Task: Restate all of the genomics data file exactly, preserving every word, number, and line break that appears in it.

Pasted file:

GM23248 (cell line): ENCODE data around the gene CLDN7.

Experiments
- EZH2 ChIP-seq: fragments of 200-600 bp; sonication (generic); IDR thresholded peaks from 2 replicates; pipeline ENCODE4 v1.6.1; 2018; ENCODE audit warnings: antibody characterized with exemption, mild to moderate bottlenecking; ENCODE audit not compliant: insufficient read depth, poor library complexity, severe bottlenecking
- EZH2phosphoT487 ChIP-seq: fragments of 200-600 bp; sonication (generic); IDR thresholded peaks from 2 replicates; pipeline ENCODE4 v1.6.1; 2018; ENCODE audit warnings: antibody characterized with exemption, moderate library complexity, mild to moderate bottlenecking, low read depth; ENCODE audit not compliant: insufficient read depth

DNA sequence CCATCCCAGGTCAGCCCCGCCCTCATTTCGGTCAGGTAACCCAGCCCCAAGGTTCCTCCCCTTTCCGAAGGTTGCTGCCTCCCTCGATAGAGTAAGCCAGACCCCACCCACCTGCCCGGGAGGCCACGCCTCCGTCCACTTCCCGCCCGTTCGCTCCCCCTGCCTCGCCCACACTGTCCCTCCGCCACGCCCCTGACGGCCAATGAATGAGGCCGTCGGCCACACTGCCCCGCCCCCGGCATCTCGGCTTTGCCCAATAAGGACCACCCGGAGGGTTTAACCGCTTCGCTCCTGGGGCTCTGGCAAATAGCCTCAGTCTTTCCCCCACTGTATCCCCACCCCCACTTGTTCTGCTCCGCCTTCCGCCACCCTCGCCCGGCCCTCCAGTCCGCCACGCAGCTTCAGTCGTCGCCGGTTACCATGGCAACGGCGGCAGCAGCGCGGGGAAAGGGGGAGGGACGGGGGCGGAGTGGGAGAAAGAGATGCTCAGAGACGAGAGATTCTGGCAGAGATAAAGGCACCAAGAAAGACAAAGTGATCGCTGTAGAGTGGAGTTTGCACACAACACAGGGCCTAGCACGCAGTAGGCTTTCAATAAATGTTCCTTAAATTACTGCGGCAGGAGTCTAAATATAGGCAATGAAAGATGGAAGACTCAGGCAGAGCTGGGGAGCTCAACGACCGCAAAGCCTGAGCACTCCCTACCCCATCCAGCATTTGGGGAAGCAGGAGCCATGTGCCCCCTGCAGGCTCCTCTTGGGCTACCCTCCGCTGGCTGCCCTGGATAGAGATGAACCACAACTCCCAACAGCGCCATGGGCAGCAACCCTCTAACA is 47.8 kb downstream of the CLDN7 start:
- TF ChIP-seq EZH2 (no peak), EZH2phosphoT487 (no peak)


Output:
GM23248 (cell line): ENCODE data around the gene CLDN7.

Experiments
- EZH2 ChIP-seq: fragments of 200-600 bp; sonication (generic); IDR thresholded peaks from 2 replicates; pipeline ENCODE4 v1.6.1; 2018; ENCODE audit warnings: antibody characterized with exemption, mild to moderate bottlenecking; ENCODE audit not compliant: insufficient read depth, poor library complexity, severe bottlenecking
- EZH2phosphoT487 ChIP-seq: fragments of 200-600 bp; sonication (generic); IDR thresholded peaks from 2 replicates; pipeline ENCODE4 v1.6.1; 2018; ENCODE audit warnings: antibody characterized with exemption, moderate library complexity, mild to moderate bottlenecking, low read depth; ENCODE audit not compliant: insufficient read depth

DNA sequence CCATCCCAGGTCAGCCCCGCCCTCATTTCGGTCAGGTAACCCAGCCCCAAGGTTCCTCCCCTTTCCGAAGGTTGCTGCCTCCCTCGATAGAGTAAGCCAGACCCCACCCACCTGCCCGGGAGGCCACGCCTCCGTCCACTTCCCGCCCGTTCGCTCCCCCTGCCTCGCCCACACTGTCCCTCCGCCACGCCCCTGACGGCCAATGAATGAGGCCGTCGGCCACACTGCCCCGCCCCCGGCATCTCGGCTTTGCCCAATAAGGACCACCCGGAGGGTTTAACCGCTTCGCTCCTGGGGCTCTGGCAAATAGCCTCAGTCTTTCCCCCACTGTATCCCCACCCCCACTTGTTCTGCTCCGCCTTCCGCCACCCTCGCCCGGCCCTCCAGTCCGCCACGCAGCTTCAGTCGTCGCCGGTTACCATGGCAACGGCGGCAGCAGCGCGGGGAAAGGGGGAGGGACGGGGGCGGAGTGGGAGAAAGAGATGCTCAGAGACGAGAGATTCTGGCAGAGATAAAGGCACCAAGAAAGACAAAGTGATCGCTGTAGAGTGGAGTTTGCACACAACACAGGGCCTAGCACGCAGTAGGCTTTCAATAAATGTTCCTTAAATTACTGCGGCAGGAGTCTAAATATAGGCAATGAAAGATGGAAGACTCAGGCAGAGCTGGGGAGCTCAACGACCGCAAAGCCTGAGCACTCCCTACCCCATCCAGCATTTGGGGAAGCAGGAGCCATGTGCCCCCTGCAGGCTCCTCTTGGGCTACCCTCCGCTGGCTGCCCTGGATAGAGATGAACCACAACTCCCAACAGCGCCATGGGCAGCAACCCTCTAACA is 47.8 kb downstream of the CLDN7 start:
- TF ChIP-seq EZH2 (no peak), EZH2phosphoT487 (no peak)